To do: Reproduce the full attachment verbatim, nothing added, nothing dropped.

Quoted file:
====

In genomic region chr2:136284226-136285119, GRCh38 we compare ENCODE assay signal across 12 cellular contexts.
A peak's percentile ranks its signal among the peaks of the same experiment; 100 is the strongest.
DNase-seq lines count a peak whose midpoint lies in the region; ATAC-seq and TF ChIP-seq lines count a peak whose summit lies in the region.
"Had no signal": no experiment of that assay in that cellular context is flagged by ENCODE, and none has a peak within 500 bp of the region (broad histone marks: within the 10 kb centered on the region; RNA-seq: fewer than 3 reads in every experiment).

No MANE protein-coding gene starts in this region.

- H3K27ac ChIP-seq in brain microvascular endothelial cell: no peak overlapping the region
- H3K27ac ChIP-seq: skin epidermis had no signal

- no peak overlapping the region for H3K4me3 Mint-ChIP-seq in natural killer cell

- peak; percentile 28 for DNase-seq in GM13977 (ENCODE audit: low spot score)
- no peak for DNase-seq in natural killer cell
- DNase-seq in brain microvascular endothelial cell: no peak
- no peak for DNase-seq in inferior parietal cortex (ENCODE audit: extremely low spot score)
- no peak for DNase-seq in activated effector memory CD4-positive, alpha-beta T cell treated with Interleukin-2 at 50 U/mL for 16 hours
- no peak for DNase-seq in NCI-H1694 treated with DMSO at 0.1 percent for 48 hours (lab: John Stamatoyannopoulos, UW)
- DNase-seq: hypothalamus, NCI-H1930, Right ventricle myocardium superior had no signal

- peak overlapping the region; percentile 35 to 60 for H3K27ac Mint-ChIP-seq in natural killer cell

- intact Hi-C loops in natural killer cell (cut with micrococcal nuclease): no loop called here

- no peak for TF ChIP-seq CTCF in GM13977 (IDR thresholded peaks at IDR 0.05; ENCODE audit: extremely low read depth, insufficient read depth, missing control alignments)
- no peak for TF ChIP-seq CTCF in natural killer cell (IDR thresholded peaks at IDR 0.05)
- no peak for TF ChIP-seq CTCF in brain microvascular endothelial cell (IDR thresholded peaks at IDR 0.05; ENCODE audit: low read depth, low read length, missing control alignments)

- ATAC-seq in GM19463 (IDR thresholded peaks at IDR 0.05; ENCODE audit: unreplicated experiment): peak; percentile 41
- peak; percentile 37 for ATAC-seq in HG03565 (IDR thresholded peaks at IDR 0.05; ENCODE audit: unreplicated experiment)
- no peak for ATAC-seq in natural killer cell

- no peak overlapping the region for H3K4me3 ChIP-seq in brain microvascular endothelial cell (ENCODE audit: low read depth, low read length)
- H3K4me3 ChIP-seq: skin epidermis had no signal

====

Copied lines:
In genomic region chr2:136284226-136285119, GRCh38 we compare ENCODE assay signal across 12 cellular contexts.
A peak's percentile ranks its signal among the peaks of the same experiment; 100 is the strongest.
DNase-seq lines count a peak whose midpoint lies in the region; ATAC-seq and TF ChIP-seq lines count a peak whose summit lies in the region.
"Had no signal": no experiment of that assay in that cellular context is flagged by ENCODE, and none has a peak within 500 bp of the region (broad histone marks: within the 10 kb centered on the region; RNA-seq: fewer than 3 reads in every experiment).

No MANE protein-coding gene starts in this region.

- H3K27ac ChIP-seq in brain microvascular endothelial cell: no peak overlapping the region
- H3K27ac ChIP-seq: skin epidermis had no signal

- no peak overlapping the region for H3K4me3 Mint-ChIP-seq in natural killer cell

- peak; percentile 28 for DNase-seq in GM13977 (ENCODE audit: low spot score)
- no peak for DNase-seq in natural killer cell
- DNase-seq in brain microvascular endothelial cell: no peak
- no peak for DNase-seq in inferior parietal cortex (ENCODE audit: extremely low spot score)
- no peak for DNase-seq in activated effector memory CD4-positive, alpha-beta T cell treated with Interleukin-2 at 50 U/mL for 16 hours
- no peak for DNase-seq in NCI-H1694 treated with DMSO at 0.1 percent for 48 hours (lab: John Stamatoyannopoulos, UW)
- DNase-seq: hypothalamus, NCI-H1930, Right ventricle myocardium superior had no signal

- peak overlapping the region; percentile 35 to 60 for H3K27ac Mint-ChIP-seq in natural killer cell

- intact Hi-C loops in natural killer cell (cut with micrococcal nuclease): no loop called here

- no peak for TF ChIP-seq CTCF in GM13977 (IDR thresholded peaks at IDR 0.05; ENCODE audit: extremely low read depth, insufficient read depth, missing control alignments)
- no peak for TF ChIP-seq CTCF in natural killer cell (IDR thresholded peaks at IDR 0.05)
- no peak for TF ChIP-seq CTCF in brain microvascular endothelial cell (IDR thresholded peaks at IDR 0.05; ENCODE audit: low read depth, low read length, missing control alignments)

- ATAC-seq in GM19463 (IDR thresholded peaks at IDR 0.05; ENCODE audit: unreplicated experiment): peak; percentile 41
- peak; percentile 37 for ATAC-seq in HG03565 (IDR thresholded peaks at IDR 0.05; ENCODE audit: unreplicated experiment)
- no peak for ATAC-seq in natural killer cell

- no peak overlapping the region for H3K4me3 ChIP-seq in brain microvascular endothelial cell (ENCODE audit: low read depth, low read length)
- H3K4me3 ChIP-seq: skin epidermis had no signal